KHN Morning Briefing

Summaries of health policy coverage from major news organizations.

Komen Facing Fundraising Challenges, Resignations Of Executives

News outlets have been covering developments in the lingering controversy surrounding the Susan G. Komen for the Cure organization.

Reuters: Breast Cancer Fundraising Lags After Abortion Dispute
U.S. breast cancer charity Susan G. Komen for the Cure is feeling a pinch on donations following a controversy over its funding for Planned Parenthood, a leading provider of birth-control and abortion services. A few of the group's flagship "Race for the Cure" fundraising events have failed to meet targets, a Komen spokeswoman said on Friday. ... Komen said it had had problems meeting targets in about half of the five fundraising events it has staged since the blowup. ... Komen has said that in 2011 it screened 700,000 uninsured women for breast cancer, and it spends 83 cents of every donation dollar on research or community services (Morgan and Yukhananov, 3/24).

The Associated Press: Several Executives Leave Komen After Controversy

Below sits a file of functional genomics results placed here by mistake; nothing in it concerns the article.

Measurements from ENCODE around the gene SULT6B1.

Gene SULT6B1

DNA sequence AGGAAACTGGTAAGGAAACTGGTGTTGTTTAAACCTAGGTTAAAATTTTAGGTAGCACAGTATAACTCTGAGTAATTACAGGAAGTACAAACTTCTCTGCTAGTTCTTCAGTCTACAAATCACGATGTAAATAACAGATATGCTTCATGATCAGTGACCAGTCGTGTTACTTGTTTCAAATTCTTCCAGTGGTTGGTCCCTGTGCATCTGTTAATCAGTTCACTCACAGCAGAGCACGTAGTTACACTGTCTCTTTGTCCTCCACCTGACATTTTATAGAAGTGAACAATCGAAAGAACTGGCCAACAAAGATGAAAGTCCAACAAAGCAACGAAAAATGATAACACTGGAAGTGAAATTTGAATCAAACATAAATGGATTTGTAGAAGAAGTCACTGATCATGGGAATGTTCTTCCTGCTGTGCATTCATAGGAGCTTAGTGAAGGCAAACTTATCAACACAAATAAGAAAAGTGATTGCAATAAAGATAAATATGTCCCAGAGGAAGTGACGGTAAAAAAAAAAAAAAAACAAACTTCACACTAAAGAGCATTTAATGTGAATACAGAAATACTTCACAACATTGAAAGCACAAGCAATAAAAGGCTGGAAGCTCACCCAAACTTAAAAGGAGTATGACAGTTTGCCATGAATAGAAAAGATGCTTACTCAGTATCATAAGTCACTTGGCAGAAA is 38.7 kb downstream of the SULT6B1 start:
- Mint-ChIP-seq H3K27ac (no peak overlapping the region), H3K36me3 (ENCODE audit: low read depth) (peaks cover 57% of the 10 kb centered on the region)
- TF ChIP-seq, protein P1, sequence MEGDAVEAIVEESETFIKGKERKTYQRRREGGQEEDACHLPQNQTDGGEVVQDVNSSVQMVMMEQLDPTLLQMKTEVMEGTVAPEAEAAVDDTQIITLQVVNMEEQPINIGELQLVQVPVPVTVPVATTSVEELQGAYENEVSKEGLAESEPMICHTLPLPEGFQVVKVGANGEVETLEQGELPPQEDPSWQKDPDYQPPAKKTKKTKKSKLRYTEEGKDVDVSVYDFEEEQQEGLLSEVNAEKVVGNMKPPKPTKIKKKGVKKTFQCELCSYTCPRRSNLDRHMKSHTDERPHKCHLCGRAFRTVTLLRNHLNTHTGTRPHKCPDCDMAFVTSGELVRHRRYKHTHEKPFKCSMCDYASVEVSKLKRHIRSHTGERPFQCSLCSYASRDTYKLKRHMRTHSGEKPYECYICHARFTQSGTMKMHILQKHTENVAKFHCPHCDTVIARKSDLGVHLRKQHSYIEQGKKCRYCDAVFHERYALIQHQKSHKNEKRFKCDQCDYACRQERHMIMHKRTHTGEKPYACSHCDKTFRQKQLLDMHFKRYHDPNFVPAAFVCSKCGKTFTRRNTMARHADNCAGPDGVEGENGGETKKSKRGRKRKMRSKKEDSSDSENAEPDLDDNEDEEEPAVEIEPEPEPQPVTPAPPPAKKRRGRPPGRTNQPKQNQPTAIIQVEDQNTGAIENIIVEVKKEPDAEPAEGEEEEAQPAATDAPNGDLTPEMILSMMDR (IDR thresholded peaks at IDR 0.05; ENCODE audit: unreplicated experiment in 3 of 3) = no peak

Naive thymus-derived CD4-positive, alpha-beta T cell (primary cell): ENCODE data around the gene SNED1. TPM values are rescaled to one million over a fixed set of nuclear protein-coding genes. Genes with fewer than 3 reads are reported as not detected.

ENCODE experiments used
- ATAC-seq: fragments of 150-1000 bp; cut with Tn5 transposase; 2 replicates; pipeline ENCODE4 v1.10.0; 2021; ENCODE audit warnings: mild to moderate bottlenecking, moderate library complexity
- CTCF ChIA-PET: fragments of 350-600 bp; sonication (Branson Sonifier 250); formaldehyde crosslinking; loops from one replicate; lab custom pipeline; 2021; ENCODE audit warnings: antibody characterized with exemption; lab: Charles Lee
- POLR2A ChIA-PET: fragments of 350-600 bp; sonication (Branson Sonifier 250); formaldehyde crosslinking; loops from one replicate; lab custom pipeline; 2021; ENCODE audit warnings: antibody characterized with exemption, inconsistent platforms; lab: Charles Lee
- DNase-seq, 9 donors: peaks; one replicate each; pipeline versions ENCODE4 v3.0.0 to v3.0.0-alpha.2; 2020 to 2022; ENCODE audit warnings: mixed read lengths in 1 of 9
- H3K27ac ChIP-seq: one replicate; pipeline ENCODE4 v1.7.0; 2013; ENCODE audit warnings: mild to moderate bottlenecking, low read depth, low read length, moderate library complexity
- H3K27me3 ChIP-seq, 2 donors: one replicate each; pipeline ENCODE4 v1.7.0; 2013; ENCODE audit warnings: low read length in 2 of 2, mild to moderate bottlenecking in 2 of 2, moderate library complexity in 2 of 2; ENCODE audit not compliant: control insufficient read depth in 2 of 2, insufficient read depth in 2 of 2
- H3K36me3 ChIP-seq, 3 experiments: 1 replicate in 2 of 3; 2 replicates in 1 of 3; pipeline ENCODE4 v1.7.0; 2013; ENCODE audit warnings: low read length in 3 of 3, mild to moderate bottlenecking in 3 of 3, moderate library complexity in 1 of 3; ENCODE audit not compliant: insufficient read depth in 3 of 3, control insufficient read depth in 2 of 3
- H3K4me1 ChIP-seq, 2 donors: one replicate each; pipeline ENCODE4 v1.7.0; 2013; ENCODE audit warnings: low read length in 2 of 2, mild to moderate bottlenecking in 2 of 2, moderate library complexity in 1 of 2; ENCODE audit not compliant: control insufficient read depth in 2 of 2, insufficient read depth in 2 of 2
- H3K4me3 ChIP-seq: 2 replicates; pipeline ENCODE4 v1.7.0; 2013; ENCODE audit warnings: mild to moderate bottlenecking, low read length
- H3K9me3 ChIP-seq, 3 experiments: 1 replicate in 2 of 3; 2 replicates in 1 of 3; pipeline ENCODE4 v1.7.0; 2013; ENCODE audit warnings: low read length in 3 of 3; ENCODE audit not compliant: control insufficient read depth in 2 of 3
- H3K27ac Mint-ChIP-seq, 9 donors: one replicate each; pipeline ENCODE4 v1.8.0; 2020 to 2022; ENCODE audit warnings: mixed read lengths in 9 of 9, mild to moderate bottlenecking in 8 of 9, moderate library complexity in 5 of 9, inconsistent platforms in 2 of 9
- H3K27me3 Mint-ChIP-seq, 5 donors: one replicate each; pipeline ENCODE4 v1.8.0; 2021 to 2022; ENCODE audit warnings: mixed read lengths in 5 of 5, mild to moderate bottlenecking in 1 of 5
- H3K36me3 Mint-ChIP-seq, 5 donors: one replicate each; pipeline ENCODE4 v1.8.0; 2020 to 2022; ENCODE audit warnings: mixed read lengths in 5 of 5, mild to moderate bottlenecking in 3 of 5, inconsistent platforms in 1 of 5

At least five high-ranking executives with the Susan G. Komen for the Cure breast cancer charity have resigned in the aftermath of the organization's decision to eliminate its funding for Planned Parenthood. The departures include three officials from Komen's Dallas headquarters, as well as CEOs of affiliate groups in Oregon and New York City. ... Komen spokeswoman Leslie Aun said she could not speak to individuals' reasons for leaving but acknowledged the effects of the controversy among supporters. "Obviously, we know some folks are upset. We've certainly seen that," Aun said. "We know people have been upset by recent events, but most really do recognize the importance of our work" (Stengle, 3/23).

The Washington Post: Komen Board Chair Steps Down, Citing Howard University Duties
A prominent Howard University surgeon who chairs the Susan G. Komen for the Cure foundation is stepping down from the post but remaining on the breast cancer charity’s board, Komen officials said Thursday. LaSalle D. Leffall Jr., 81, made the decision because of his duties as provost of Howard University, a Komen spokeswoman said. Leffall declined to comment. A person familiar with the board’s deliberations said Howard University wanted Leffall to distance himself from the Komen board (Sun and Kliff, 3/22).

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